It’s been suggested you haven’t really seen Vietnam unless you’ve seen it on a motorcycle. They dominate the country, their image evocative of the country itself. And so, we decided to give it a try. A short guided journey, because neither of us actually know how to ride, from Dalat to Mui Ne and through the central highlands. It would take two days.
The morning of day one we were whisked from the city as terraced checkered fields rose up before us, with scattered colors of burnt orange and varying shades of deep green. The air was cool with the sweet smell of freshly turned earth. The road narrowed and cracked and weaved amongst the hills. We stopped to hike to a viewpoint that let us look out over the central highlands and the city.
The majority of the first day was spent visiting a variety of sights around the valley. From elephant falls, coffee plantations, to a silk weaving factory we got our first real look at local life. We stopped by several small homes, which from the outside gave no indication of the elaborate work occurring inside. One house made incense that supplied the whole valley, another distilled rice wine. One family had taken old motorcycle tires, and retrofitted them into bungee cords, selling them throughout the country. Our guides remarked that because the government wouldn’t help if they didn’t have work so they had to be industrious. They also seemed to be under the impression that many westerns were rather lazy in comparison. The day was punctuated by cups of delicious, dark, viscous Vietnamese coffee that cost 40 cents a cup while we learned about the country, the people, and the war from a completely different perspective.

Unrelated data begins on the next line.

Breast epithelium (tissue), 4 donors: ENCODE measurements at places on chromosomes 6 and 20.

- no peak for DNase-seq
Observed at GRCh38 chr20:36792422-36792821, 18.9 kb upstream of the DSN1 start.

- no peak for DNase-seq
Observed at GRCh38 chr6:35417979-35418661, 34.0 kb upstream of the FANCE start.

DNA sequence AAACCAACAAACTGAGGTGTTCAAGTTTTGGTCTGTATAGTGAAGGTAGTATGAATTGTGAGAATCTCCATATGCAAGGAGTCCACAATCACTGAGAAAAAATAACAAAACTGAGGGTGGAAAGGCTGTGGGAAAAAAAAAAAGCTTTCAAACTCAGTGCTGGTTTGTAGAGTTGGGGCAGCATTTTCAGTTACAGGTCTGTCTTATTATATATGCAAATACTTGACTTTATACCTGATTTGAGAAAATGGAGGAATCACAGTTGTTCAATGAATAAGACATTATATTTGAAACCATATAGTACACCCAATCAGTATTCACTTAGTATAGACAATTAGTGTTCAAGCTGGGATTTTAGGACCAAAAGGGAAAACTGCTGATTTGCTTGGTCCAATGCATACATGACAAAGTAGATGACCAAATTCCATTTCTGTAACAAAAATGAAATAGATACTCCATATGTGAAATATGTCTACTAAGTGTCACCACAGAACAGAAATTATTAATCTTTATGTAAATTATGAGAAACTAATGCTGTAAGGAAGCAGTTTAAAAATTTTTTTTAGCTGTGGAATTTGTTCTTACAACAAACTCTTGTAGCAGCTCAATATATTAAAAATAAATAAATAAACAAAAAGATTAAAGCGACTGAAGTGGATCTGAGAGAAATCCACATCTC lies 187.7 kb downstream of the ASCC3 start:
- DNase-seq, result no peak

By the end of day one we hadn’t left the highlands, the weather remained cool, with scattered rains that drifted past on occasion. In the morning the clouds had not passed as they usually did, imparting a particularly cold chill through the hills. As we wound our way towards sea level the clouds began to drizzle, making the road slick. Closing my eyes, the smell of the wet pavement mixed with the northwestern reminiscent forest and the weaving highway made me feel like I was back on highway one headed up the coast from San Francisco.
Before leaving the highlands we visited a small self-sustaining hill tribe, one of 54 in Vietnam who had only recently acquired electricity. Though most were gone working we did meet a few women, it was clear thy didn’t see many tourists. Unlike tours we’ve done in the past where it seemed as if the local people were putting on a bit of a show (then going back to their normal lives later) this didn’t feel staged at all. The young women we spoke to was a mother of two at seventeen, shy, and kind. She smiled as asked us guarded questions and laughed when we said how old we were (and without children).
As the road straightened and the altitude approached sea level we left a drizzling forest for the sun-stricken thirsty landscape of the coast. We passed dragon fruit fields and ate fresh seafood on the roadside. We were back to the sea.